New Poll Reveals Our Health Worries are Misguided: Heart Disease NOT Cancer Should be Our Primary Concern
Midlifers are focusing on the disease that gets the most attention rather than the one that is most likely to strike.


A new poll shows that we need to be worrying about our hearts and our body mass index much more than cancer. Yet, cancer leads our list of health concerns.
Heart disease is the biggest killer in the United States. Yet a new poll found that the disease that most concerns 47- to 65-year-olds is cancer.

After all, who can forget Farrah Fawcett, known for her blonde mane, shaving off her hair during chemotherapy treatment?

“Heart disease is much more invisible,” says Dr. Gordon F. Tomaselli, president of the American Heart Association and professor and director of the division of cardiology at the Johns Hopkins University School of Medicine.

One reason: patients keep their hair during treatment. Another: less press. How many midlifers remember that Jerry Garcia died from a heart attack? But cancer made front-page news when women such as Elizabeth Edwards and Christina Applegate were struggling with it. (Edwards died. Applegate had a double mastectomy and had a baby.)

The study found that 44 of respondents said cancer was the disease that worried them most, followed by memory loss (20 percent), heart problems (13 percent), diabetes (4 percent), and stroke (2 percent).

The death toll tells a different story: heart disease annually kills 616,067 Americans, cancer kills 562,875, chronic lower respiratory diseases kill 127,924, accidents kill 124,706, Alzheimer’s disease kills 74,632, and diabetes kills 71,382, according to figures from the National Center for Health Statistics.

Cancer may seem scarier partly because Americans fear losing their hair and too much weight. “Cancer is viewed as a consumptive disease that eats you away slowly,” says Tomaselli. “People don’t realize those outward appearances can change with heart disease, too.”

Heart disease patients can get edema (swelling), and they can lose their appetite, which can lead to the loss of lean body mass. “Perhaps we haven’t gotten the message out,” says Tomaselli. The new survey is, he says, “absolutely” a call to action.

People forget that heart failure can also shorten longevity and hurt quality of life, says Tomaselli.

Today doctors can alleviate symptoms of heart disease by inserting pacemakers and cardiac stents into patients. “We are very effective at treating heart disease,” says Tomaselli. “Treatment is never as good as prevention.”

The small number of Americans who said they worried about stroke surprises Tomaselli, who says AHA surveys typically find “stroke rivals cancer.”

People don’t realize that the lifetime risk of women getting coronary heart disease is one in three; for getting breast cancer it is one in eight, says Dr. Donald Lloyd-Jones, a cardiologist who is chairman of the Department of Preventive Medicine at Northwestern University’s Feinberg School of Medicine and was the lead author of the AHA’s strategic goals for 2020. And one in three women die from coronary heart disease whereas only one in 20 dies from breast cancer. So why do people worry so much more about cancer than heart disease? “Clearly there’s a disconnect,” says Lloyd-Jones.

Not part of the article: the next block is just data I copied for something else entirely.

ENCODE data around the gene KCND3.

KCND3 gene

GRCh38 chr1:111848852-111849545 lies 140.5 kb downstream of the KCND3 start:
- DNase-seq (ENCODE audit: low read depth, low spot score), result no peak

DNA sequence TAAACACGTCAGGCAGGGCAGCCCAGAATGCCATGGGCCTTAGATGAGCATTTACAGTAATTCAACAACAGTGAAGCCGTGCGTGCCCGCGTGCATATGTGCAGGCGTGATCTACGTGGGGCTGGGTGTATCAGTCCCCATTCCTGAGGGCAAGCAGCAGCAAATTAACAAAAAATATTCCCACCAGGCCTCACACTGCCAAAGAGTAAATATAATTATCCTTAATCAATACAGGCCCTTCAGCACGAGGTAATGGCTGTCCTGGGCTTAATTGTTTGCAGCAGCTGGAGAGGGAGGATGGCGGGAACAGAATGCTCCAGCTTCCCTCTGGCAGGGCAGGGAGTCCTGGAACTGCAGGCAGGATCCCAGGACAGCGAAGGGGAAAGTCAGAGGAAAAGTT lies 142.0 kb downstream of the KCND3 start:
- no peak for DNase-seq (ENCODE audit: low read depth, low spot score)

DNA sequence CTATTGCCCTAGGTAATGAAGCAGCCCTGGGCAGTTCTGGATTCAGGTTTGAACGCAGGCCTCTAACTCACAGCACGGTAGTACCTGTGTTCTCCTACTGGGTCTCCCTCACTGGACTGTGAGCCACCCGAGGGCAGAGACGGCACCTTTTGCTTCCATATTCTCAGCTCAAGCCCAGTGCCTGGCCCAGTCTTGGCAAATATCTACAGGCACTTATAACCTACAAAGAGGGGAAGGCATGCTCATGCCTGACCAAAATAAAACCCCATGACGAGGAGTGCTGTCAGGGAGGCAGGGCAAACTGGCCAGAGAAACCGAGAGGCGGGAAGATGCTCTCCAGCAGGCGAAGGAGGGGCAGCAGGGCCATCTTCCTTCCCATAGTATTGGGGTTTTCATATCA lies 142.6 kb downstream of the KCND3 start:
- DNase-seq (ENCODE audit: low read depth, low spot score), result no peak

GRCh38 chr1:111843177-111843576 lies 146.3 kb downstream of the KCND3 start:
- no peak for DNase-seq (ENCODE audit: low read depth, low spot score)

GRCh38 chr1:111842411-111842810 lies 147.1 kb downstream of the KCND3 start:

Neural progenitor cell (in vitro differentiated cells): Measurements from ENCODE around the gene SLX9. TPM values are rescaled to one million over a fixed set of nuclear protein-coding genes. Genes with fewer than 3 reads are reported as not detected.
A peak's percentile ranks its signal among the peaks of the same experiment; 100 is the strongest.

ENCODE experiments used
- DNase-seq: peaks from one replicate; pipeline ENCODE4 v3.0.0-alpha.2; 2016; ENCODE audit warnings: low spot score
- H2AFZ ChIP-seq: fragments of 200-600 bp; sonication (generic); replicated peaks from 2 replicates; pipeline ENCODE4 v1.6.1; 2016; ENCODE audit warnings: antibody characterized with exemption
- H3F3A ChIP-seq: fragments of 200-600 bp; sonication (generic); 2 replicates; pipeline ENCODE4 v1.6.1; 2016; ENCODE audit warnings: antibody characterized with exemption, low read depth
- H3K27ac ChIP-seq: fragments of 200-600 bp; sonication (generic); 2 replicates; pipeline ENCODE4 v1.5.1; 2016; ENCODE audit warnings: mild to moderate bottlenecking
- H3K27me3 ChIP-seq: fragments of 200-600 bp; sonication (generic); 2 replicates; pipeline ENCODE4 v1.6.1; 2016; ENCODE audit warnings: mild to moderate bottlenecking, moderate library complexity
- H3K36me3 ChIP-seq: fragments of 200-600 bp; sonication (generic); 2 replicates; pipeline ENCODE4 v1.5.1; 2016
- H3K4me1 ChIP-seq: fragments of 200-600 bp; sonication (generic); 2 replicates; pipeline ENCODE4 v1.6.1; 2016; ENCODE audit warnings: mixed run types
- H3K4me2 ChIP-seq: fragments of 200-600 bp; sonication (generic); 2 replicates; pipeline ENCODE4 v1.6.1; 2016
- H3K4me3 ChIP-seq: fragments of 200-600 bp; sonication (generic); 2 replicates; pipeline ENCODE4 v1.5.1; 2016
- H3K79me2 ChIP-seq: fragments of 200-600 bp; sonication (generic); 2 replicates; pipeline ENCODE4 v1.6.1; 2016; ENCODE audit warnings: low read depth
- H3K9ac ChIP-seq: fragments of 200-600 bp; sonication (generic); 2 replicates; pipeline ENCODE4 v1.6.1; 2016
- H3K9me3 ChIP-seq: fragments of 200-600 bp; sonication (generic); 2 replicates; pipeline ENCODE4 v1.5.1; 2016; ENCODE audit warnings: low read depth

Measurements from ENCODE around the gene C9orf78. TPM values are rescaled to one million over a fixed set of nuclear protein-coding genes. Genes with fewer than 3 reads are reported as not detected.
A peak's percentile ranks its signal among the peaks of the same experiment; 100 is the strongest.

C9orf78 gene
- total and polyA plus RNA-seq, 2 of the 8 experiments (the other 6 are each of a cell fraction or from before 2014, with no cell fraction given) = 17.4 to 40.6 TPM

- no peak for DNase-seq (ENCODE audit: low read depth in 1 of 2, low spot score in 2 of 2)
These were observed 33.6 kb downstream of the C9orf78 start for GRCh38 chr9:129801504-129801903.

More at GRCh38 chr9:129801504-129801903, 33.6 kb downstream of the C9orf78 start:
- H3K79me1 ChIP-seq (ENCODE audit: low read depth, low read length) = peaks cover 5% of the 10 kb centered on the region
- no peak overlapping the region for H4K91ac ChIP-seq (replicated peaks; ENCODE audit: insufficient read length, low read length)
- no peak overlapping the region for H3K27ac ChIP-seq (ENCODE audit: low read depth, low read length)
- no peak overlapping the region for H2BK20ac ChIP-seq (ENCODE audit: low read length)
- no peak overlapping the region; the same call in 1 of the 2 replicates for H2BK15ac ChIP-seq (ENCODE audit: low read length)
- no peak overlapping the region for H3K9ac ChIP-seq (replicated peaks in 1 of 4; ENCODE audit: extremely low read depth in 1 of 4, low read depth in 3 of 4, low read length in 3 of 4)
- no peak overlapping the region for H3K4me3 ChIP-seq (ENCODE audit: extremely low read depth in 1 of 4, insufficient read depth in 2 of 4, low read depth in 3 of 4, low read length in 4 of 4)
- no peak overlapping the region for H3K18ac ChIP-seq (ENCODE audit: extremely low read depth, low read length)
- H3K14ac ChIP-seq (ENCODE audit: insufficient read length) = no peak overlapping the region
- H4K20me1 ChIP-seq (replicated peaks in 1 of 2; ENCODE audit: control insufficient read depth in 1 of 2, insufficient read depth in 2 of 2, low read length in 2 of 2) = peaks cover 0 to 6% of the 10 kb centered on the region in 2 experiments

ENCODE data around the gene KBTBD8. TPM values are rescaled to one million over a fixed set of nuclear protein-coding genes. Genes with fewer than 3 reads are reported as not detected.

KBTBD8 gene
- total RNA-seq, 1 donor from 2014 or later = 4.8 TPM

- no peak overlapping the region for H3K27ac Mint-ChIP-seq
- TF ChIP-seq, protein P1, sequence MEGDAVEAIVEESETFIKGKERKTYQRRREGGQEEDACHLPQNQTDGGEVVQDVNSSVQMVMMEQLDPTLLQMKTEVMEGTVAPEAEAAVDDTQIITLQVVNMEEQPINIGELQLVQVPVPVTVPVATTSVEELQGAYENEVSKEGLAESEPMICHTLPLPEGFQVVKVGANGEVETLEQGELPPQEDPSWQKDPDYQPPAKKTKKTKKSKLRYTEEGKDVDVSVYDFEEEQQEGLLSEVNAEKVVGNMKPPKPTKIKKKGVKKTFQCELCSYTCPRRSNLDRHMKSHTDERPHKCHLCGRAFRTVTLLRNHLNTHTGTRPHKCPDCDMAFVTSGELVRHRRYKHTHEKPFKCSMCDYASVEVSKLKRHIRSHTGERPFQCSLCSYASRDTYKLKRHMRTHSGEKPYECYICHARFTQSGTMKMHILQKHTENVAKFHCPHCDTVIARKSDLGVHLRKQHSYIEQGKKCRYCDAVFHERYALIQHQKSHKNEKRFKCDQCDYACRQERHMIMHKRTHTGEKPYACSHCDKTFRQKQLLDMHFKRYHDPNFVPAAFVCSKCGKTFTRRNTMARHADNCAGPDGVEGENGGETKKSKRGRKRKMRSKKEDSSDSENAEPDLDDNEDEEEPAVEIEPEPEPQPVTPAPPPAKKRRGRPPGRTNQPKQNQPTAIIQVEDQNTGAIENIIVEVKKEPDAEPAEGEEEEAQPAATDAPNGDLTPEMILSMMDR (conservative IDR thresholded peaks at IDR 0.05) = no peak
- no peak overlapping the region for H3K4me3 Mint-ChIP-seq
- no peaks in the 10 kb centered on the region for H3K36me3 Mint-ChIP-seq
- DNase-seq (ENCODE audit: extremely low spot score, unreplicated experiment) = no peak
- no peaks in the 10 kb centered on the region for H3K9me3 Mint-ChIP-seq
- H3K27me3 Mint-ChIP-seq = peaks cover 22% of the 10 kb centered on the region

For cardiovascular health, he says, Americans should stick to their ideal body weight, exercise, stop smoking, and keep cholesterol under 200 and blood pressure under 120 over 80, he says. He advises Americans to eat more fibrous foods, such as vegetables, which are filling but low in calories. It’s possible to be fit and fat — but better to be fit and lean, he says.

Americans often fail to realize that many patients who are treated for cancer may live the rest of their lives without the illness — but that is not the case with heart disease. People often don’t understand that while cancer is often curable, heart disease is not. “Once you have it, you can’t cure it,” says Lloyd-Jones.

Americans are gradually becoming more aware of heart disease, thanks to programs such as the AHA’s Go Red for Womencampaign. To learn more about the state of your heart health, take the My Life Check test.

A big part of the problem: Midlifers’ girth puts us at greater risk for heart disease (and for cancer). In the AP-LifeGoesStrong study, 36 percent of respondents provided height and weight figures that landed them in the “obese” category. (By contrast, only 26 percent of older respondents and 25 percent of younger ones were obese.) Another 36 percent of respondents met the criteria for “overweight,” and 27 percent met the criteria for “normal.”

The study indicates that we are trying to live a heart-healthy life: 63 percent of overweight respondents (and 49 percent of obese ones) said that in the past year, they have tried to improve their physical fitness by exercising regularly and 68 percent of the overweight respondents (and 72 percent of the obese ones) are on some type of diet.